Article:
ST. SIMONS ISLAND, Ga. – Davis Love III drops a reference to the Sea Island mafia, a nod to the southern sensibilities that rule this idyllic seaside enclave.
But if the report is a little crude, the sentiment is not.
At least a dozen PGA Tour players live within a bike ride of Sea Island Resort, site of this week’s RSM Classic, and all enthusiastically call the layout home. It may not be a mafia, but it’s arguably one of the most unique and close-knit communities in professional golf, which makes the local record at the RSM Classic one of the strangest on Tour.
Since Love made the tour stop in the Golden Isles in 2010, there has never been a local winner. There have been many close calls and, some would argue, a few brushes with semantics, but no local champions.
Full field rating from RSM Classic
“You know, they say a local never won here, but I mean Kisner spends all kinds of time here. Kirk, Kirk lived here for seven or eight years,” Brian Harman said Saturday when asked about the local drought.
Kevin Kisner did, in fact, live on “the island,” as it’s colloquially called, before returning home to Aiken, SC, but he wasn’t a resident when he won the RSM Classic in 2015. So was Chris Kirk, his champion 2013 and Charles Howell III (2018), who has been a regular in the area since his youth, when he would drive from Augusta, Ga., for golf lessons. But they didn’t even live there when they won.
There is no shortage of reasons for the drought. As many locals have pointed out, the Seaside and Plantation courses that host the event are not normally in tournament format the other 51 weeks of the year. As resort courses, it wouldn’t make sense to keep the greens firm and fast and the fairways thick for guests.
There is also something to be said for the November timing of the event on the schedule. While the date works well for the sponsor and the tour, it’s not the best choice for those looking for warmth and sunshine, as evidenced by this week’s forecast.
“There’s no way I was going to play golf today,” Harman said Thursday, when temperatures never topped 50 degrees and a chilly wind made both courses an exercise in reducing odds.
The inhabitants of the island of St. Simons also enjoys a bewilderment about golf’s wealth when it comes to practice options. Along with the two courses at Sea Island, many of the area’s Tour players are also members at Ocean Forest Golf Club and Frederica Golf Club, world-class facilities with plenty of opportunities for competitive play.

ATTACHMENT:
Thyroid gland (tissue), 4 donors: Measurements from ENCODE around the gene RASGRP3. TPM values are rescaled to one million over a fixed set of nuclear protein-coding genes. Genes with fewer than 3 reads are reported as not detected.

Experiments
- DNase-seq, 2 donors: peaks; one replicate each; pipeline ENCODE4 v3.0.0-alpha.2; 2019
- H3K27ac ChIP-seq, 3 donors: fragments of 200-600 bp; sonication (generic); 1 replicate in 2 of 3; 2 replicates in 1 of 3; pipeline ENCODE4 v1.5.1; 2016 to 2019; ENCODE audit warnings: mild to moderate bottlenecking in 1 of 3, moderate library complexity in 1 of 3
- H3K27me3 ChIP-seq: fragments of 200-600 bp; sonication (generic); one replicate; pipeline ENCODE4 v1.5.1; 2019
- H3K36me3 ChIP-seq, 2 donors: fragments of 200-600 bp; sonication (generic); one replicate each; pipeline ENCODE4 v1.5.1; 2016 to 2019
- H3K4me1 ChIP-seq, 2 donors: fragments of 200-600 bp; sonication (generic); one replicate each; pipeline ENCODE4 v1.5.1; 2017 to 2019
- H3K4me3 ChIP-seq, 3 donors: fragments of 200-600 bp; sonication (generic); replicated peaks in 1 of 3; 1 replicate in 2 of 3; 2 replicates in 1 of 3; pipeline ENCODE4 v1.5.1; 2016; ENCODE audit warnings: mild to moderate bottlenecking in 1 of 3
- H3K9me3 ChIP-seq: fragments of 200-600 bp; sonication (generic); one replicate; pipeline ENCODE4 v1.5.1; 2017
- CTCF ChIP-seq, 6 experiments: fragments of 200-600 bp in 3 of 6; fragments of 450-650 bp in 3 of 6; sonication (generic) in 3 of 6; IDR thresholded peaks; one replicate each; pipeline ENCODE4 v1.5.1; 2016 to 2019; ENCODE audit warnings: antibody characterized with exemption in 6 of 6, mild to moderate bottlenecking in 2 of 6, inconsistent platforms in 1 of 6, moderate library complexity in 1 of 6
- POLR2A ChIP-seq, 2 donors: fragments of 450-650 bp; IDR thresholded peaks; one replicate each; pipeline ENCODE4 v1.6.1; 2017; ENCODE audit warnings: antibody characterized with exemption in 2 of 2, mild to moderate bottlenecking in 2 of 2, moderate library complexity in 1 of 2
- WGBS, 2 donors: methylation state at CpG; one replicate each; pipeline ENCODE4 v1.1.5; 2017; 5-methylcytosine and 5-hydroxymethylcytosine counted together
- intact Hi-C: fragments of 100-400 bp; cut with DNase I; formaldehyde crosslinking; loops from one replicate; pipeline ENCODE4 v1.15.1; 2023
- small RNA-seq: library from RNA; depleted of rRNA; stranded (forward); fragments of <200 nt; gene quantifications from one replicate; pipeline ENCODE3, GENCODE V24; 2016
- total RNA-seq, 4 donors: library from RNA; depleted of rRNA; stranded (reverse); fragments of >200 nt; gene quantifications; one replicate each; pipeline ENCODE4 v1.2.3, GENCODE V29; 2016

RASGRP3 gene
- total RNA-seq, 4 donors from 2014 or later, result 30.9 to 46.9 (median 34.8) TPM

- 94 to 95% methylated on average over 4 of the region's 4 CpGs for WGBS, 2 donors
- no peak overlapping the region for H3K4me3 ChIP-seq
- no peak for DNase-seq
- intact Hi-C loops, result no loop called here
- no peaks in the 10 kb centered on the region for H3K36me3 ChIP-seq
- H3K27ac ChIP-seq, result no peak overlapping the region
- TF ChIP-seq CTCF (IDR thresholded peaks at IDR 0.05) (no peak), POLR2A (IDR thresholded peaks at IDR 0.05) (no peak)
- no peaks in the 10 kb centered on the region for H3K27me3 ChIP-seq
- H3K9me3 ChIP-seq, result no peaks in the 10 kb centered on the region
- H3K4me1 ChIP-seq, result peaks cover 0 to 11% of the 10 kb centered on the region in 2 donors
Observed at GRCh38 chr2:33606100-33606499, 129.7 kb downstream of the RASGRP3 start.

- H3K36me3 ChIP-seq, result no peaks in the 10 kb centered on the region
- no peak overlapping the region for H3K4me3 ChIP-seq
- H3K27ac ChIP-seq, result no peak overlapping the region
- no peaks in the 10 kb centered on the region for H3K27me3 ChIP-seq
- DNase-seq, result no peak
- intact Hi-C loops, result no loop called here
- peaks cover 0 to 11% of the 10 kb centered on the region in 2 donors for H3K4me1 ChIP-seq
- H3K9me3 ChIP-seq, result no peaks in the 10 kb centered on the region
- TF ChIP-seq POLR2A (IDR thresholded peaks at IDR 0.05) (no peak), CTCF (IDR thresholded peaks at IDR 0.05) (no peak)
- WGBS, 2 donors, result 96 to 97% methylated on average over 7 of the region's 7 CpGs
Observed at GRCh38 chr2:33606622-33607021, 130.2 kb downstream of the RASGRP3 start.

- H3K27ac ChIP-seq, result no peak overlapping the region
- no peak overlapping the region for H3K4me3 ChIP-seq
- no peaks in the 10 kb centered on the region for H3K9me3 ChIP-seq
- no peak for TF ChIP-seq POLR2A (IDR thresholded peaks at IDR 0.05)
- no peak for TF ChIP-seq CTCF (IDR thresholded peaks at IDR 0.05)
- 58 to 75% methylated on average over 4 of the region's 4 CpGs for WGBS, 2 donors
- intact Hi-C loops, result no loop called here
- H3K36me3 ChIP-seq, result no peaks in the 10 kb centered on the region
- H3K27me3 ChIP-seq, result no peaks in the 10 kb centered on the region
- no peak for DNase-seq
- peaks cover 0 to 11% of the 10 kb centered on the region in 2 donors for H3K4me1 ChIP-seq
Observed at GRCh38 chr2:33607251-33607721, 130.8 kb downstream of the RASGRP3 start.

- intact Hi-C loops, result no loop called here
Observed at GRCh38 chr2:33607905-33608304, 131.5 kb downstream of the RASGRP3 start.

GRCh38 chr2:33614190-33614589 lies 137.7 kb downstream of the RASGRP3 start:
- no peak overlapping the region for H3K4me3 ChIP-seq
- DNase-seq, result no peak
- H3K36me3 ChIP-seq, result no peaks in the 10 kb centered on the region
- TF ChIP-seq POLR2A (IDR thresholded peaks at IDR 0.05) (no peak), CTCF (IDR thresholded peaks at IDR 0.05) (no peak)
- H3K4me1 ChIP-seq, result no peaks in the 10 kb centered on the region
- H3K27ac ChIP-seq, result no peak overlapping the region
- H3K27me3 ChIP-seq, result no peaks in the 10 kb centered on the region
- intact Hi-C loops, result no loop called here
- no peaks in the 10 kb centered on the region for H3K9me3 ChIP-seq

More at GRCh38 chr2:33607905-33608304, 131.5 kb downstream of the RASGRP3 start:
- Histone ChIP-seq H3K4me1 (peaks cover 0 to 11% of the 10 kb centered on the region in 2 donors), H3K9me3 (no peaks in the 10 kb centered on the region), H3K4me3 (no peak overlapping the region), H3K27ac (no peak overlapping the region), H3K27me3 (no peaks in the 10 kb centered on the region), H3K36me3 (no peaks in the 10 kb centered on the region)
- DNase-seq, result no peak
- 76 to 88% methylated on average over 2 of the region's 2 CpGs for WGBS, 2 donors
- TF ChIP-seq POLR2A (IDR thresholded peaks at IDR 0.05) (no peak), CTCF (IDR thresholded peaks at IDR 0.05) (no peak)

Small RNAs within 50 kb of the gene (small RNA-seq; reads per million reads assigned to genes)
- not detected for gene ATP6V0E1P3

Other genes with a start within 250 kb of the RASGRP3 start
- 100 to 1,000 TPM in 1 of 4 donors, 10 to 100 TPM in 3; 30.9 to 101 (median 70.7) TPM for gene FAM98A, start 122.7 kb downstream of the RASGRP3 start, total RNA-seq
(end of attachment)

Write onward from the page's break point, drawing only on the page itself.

“I wouldn’t say I play Seaside and Plantation every day, but I play it pretty well throughout the year,” said Harris English, who is playing the RSM Classic for the 11th time this week and yet has just one top- 10 termination (2021). “You want to play your best for your friends and family and everybody that comes out and you feel like you have to play well.
“There are a lot of good players in this field and they can all play very good golf. Just because I’ve hit those greens more than they have or played those golf courses more than them doesn’t mean I have that much of an advantage over them.”
Harman is the island’s best choice to end the drought this week. After opening rounds of 67-69, he played his way into contention with a third-round 64 and was two shots off the lead and tied for sixth. Like English, this is Harman’s 11th start in the RSM Classic with his closest brush with victory coming in 2018 when he finished a distant fourth.
For the 35-year-old, the event means more to him than any other (non-major championship category) and he maintains that like the growing number of local Tour pros who call the island home, it’s just a matter of when, not if.
“There is a lot of talent on this island and one of us is going to win this tournament sooner or later,” Harman said.
Whether that breakthrough comes sooner rather than later, it now belongs to Harman, the lone hope for the Sea Island mob—or whatever title Love prefers for the local body.